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Squaw Valley, Alpine Meadows complete merger

CEO Andy Wirth focusing efforts on effectively managing seamless transition
By: Gloria Young, Journal Staff Writer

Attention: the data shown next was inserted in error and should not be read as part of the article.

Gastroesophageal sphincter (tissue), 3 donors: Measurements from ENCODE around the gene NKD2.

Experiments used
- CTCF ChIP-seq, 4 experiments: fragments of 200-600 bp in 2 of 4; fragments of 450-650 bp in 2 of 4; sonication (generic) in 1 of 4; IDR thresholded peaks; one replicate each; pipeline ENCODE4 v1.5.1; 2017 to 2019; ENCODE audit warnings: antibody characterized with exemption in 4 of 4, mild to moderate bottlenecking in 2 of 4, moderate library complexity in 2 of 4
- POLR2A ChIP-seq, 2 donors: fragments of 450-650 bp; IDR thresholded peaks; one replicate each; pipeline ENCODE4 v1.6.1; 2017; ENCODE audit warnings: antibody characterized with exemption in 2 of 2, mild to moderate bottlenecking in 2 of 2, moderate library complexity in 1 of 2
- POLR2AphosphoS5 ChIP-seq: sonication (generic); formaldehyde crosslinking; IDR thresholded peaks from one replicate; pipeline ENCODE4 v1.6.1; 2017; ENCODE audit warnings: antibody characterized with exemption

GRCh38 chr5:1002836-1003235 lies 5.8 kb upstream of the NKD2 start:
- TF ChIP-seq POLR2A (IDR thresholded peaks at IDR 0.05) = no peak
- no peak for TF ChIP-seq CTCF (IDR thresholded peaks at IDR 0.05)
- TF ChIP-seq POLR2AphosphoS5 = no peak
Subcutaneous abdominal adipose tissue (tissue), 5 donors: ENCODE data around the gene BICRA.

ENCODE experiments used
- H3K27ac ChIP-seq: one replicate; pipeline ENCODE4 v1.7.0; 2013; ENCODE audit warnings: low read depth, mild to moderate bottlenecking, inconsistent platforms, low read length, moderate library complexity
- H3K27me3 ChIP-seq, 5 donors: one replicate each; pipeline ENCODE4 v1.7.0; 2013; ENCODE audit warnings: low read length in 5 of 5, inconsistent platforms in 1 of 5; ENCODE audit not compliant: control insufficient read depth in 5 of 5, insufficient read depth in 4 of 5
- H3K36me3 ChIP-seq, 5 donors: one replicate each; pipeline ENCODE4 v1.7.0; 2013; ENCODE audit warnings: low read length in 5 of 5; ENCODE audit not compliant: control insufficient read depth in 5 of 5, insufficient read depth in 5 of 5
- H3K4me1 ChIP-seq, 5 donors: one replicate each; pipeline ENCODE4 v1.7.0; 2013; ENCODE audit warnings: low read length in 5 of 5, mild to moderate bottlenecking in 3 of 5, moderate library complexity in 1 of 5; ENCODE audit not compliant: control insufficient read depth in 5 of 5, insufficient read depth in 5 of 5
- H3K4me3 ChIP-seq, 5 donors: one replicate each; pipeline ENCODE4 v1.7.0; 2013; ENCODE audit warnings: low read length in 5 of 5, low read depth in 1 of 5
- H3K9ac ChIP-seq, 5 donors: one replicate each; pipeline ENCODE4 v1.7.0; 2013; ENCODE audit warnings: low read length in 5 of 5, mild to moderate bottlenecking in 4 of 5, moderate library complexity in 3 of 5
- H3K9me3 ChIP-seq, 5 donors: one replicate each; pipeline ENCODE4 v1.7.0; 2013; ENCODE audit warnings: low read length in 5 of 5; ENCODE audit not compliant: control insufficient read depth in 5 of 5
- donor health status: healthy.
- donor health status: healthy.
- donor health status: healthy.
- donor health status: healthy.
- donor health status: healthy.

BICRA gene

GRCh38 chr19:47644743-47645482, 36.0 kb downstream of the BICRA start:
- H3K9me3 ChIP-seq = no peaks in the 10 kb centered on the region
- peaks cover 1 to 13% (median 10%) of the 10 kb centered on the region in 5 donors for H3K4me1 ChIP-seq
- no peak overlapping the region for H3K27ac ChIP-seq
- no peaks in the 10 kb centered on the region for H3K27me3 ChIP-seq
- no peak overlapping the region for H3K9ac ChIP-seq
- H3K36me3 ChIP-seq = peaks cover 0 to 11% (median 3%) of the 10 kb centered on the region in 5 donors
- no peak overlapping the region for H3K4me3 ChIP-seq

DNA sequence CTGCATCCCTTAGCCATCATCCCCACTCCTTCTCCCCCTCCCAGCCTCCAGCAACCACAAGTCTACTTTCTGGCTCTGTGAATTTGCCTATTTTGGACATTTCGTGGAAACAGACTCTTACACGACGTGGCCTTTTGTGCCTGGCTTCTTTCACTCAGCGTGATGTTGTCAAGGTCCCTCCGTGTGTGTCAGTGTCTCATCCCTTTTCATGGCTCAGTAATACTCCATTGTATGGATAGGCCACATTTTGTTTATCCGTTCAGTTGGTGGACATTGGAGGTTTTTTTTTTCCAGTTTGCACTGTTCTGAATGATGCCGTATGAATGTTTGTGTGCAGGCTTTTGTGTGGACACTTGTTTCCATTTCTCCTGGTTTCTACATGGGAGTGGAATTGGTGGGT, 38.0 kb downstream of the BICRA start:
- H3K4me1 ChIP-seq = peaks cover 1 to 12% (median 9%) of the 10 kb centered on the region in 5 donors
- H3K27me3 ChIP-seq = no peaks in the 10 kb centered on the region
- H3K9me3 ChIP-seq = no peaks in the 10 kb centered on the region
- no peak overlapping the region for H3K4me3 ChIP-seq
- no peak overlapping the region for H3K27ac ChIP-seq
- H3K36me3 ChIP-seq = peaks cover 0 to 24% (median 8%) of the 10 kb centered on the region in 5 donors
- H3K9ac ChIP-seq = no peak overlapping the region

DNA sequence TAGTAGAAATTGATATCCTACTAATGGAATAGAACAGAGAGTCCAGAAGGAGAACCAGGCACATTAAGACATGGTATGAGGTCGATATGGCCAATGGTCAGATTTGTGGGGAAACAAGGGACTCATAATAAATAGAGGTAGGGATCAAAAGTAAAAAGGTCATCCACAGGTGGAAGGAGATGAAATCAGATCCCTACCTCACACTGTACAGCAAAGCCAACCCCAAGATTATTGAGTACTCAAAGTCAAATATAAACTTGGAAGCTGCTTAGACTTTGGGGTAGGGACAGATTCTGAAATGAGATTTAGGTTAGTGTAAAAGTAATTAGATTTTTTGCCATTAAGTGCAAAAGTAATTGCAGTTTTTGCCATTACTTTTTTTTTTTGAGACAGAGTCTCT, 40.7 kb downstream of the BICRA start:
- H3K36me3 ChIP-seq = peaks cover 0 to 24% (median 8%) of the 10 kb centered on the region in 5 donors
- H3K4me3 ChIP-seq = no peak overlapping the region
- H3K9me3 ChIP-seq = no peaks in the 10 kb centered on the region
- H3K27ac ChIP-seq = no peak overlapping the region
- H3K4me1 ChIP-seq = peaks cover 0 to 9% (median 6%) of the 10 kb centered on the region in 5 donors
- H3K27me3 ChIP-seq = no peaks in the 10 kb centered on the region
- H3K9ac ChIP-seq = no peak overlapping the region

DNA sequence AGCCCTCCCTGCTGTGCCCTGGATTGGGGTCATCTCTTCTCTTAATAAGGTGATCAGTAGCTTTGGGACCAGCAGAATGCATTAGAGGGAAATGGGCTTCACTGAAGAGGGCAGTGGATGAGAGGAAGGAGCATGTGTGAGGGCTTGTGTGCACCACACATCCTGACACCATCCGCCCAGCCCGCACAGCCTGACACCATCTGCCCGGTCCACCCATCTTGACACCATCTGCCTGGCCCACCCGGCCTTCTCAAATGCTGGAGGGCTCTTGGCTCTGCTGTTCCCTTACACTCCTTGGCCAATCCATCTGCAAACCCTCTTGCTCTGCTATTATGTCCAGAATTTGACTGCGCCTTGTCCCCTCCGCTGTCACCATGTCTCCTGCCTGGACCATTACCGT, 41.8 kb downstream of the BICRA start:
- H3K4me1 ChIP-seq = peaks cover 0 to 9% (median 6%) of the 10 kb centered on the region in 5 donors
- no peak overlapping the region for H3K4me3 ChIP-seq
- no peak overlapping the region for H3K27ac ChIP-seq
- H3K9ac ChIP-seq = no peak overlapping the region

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With the merger of Squaw Valley and Alpine Meadows completed last week, President and CEO Andy Wirth is enthusiastic about the future. The new company, now known as Squaw Valley Ski Holdings, LLC, is a venture of KSL Capital Partners, which owns Squaw Valley USA, and JMA Ventures, former owner of Alpine Meadows. Wirth and Todd Chapman, president and CEO of JMA Ventures, began working in earnest on the merger last January. “The No. 1 resort that our customers skied other than Squaw was Alpine,” Wirth said. “With that and additional finance modeling, the transaction made sense.” The two neighboring resorts complement each other very well, Wirth said. “Both receive a tremendous amount of snow,” he said. “No. 2, Alpine Meadows has an outstanding intermediate — very family friendly — terrain. Alpine has a higher level of appeal based on terrain and history, arguably, to that family customer and mid-intermediate skier who wants wide-open, comfortably groomed terrain. We’ve actually vastly improved the quality of grooming and the terrain we groom. As we welcome Alpine, we also know we’re vastly improving Squaw’s offering. … Both resorts have a certain type of skier and for the advanced skier, it is about challenge. … (We are advancing) our effort to broaden the appeal to the advanced and expert customer as we advance appeal to the intermediate customer.” $50 million renovation in the works Wirth is counting on renovations at both resorts to enhance that appeal. The first year of a five-year, $50 million facelift at Squaw Valley USA has been completed with $15 million invested so far. The changes include three new dining spots, two new grooming machines and signage, spokeswoman Amelia Richmond said in a recent press release. During 2012 and 2013, the focus will be on continuing to improve facilities and lifts. Among the changes will be conversion of the Granite Chief chairlift into a high-speed quad and installation of a new high camp express chair, Wirth said. Updating Alpine Meadows is in the early planning stages. “We’re not ready to discuss what we’re contemplating doing for Alpine,” Wirth said. The research and analysis that went into the Squaw Valley remodel will go into planning for Alpine. That includes working with real estate development analysts and mountain planners as well as doing consumer research, he said. At the same time he’s working on attracting more customers to the resorts to experience those changes. “We intend to grow visitation through inviting some customers that have skied at Squaw and Alpine over the past couple of decades and have stopped,” he said. “We can grow by inviting them back.” He cites the new super pass and the quality of services, facilities and programs as big selling points. The super pass, introduced this season, gives visitors access to both resorts. “Our season passes are going gangbusters, so we know that message is getting out,” he said. Another aspect is attracting the destination traveler. “With my experience in Colorado, Utah and Canada, a very objective view of where North Lake Tahoe sits as a destination is not in a primary set of destinations,” Wirth said. “If we are honest with ourselves, it’s really not. With improvements to our services and more nonstop flights, we can attract a new destination customer to this region.” He’s seeing progress in bringing in more non-stop flights from major cities into the Reno-Tahoe Airport and looks forward to more. “We helped secure an additional nonstop out of Houston, which started Feb. 10,” he said. In March, the airport announced Delta non-stop service to Minneapolis-St. Paul. Among other important hubs are Atlanta, New York, Chicago and Dallas, Wirth said. “Leadership at Reno-Tahoe Airport is outstanding,” Wirth said. At Boards N Motion in Auburn, assistant manager Dylan Lane welcomes developments in the Sierra ski industry that attract more visitors. “Squaw Valley is a world class resort,” he said. “… They cater to any level of skier or snowboarder ... There’s a draw for the more advanced crowd because they have terrain there that you don’t see at any other resort at the Tahoe area.” Lane, a snowboarder, likes the idea of the super pass. “In the past it would have been difficult (for me) to (visit there) often because of the cost, so (the super pass) opens it up to a lot more people,” he said. Ed Gates, owner of Snow Mountain Rentals in Auburn, said he doesn’t think the renovations and merger will impact his business “because people are going to go up there regardless.” “I think what is going to happen is it will be an advantage for (visitors) to be able to go to both resorts,” he said. “That’s a good deal. That way you don’t have to spend more if you want to ski at the other resort.” Reach Gloria Young at gloriay@goldcountrymedia.com.